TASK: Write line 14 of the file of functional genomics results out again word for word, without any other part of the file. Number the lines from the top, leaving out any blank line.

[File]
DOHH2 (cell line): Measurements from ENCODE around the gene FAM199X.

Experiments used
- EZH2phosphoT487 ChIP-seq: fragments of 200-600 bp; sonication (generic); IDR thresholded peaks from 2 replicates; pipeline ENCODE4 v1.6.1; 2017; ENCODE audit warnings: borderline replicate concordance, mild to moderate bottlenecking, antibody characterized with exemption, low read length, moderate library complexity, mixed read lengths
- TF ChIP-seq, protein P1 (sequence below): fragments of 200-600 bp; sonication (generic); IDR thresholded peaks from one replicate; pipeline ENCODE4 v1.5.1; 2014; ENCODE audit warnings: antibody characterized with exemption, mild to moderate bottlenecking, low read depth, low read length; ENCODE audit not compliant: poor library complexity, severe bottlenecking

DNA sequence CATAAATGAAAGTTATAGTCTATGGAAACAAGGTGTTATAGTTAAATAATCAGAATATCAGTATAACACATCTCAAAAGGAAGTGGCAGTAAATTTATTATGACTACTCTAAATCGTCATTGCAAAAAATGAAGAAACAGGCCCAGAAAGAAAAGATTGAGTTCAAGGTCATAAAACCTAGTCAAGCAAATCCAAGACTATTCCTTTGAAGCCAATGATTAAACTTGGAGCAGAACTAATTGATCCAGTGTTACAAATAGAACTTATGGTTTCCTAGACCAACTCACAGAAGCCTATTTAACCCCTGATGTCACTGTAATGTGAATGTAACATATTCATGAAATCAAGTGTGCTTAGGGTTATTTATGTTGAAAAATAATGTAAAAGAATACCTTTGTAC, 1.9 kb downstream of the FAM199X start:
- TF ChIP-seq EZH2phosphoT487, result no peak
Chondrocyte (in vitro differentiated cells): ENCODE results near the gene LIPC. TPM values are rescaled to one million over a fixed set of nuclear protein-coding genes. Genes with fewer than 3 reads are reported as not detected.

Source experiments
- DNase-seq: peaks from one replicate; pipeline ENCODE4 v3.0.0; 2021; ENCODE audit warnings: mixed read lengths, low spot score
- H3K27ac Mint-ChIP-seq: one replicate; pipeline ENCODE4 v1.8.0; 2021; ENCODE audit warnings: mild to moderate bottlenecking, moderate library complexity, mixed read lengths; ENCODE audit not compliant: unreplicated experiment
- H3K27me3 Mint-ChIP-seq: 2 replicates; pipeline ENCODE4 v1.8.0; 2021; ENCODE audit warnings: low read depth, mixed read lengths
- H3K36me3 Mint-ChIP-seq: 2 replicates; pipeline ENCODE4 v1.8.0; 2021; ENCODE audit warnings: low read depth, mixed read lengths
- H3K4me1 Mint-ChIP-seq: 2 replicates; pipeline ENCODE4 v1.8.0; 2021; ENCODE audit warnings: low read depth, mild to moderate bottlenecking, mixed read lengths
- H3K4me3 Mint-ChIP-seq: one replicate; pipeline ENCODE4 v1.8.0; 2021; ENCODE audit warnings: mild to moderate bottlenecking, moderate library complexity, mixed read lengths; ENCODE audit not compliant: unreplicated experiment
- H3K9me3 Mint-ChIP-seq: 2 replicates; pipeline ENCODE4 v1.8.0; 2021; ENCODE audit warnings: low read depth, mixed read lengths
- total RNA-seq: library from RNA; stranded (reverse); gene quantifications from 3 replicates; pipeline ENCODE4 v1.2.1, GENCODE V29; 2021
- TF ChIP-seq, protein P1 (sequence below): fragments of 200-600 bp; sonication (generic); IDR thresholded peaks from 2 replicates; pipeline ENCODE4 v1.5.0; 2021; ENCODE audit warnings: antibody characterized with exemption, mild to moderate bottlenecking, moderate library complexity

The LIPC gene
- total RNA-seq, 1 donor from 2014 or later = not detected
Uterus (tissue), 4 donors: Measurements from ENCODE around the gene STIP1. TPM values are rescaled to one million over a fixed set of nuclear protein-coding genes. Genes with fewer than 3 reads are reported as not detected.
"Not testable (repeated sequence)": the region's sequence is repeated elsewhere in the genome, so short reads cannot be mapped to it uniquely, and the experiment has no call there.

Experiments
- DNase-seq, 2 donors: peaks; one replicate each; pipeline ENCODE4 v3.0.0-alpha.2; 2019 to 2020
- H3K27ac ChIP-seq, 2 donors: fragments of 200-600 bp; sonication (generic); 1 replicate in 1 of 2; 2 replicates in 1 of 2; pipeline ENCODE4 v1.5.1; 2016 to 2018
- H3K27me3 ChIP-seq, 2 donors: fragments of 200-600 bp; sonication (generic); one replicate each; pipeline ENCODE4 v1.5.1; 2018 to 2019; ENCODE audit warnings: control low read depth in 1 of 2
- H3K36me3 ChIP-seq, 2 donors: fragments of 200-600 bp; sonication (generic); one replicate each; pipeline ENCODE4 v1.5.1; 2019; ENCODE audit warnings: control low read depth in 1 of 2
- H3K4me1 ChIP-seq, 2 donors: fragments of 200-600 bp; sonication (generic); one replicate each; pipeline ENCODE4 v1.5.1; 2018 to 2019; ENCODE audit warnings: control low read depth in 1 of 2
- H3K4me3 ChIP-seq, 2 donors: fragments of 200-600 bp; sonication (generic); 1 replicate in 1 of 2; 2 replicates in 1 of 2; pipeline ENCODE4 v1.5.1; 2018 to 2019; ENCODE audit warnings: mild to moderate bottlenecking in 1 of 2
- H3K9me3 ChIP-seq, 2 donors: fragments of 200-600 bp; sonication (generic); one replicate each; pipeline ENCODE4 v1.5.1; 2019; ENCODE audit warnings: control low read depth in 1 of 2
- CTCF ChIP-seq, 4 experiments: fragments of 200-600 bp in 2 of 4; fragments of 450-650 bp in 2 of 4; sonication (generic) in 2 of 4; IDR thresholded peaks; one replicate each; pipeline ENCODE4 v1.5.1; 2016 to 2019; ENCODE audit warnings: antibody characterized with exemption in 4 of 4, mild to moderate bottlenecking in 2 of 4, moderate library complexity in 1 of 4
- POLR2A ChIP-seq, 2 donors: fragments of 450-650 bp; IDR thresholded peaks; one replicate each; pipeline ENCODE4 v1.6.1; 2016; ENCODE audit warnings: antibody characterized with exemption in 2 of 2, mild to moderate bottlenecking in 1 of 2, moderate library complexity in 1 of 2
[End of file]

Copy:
- H3K4me3 Mint-ChIP-seq: one replicate; pipeline ENCODE4 v1.8.0; 2021; ENCODE audit warnings: mild to moderate bottlenecking, moderate library complexity, mixed read lengths; ENCODE audit not compliant: unreplicated experiment